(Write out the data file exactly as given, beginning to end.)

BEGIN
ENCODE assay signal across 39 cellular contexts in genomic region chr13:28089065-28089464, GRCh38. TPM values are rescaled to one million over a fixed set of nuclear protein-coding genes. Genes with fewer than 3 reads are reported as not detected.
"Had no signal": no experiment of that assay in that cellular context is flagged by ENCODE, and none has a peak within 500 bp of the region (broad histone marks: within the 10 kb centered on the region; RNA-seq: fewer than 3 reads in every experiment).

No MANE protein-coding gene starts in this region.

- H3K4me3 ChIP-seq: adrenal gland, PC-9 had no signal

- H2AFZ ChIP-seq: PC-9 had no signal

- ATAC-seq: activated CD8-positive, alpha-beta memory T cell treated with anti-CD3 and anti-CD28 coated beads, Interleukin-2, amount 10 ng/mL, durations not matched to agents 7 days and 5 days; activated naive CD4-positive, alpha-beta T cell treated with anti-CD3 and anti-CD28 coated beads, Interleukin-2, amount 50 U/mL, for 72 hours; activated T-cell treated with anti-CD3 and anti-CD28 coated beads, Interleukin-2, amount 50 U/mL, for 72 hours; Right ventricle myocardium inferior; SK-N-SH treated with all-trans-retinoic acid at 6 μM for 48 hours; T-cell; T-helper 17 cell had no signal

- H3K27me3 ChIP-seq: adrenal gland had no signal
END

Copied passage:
ENCODE assay signal across 39 cellular contexts in genomic region chr13:28089065-28089464, GRCh38. TPM values are rescaled to one million over a fixed set of nuclear protein-coding genes. Genes with fewer than 3 reads are reported as not detected.
"Had no signal": no experiment of that assay in that cellular context is flagged by ENCODE, and none has a peak within 500 bp of the region (broad histone marks: within the 10 kb centered on the region; RNA-seq: fewer than 3 reads in every experiment).

No MANE protein-coding gene starts in this region.

- H3K4me3 ChIP-seq: adrenal gland, PC-9 had no signal

- H2AFZ ChIP-seq: PC-9 had no signal

- ATAC-seq: activated CD8-positive, alpha-beta memory T cell treated with anti-CD3 and anti-CD28 coated beads, Interleukin-2, amount 10 ng/mL, durations not matched to agents 7 days and 5 days; activated naive CD4-positive, alpha-beta T cell treated with anti-CD3 and anti-CD28 coated beads, Interleukin-2, amount 50 U/mL, for 72 hours; activated T-cell treated with anti-CD3 and anti-CD28 coated beads, Interleukin-2, amount 50 U/mL, for 72 hours; Right ventricle myocardium inferior; SK-N-SH treated with all-trans-retinoic acid at 6 μM for 48 hours; T-cell; T-helper 17 cell had no signal

- H3K27me3 ChIP-seq: adrenal gland had no signal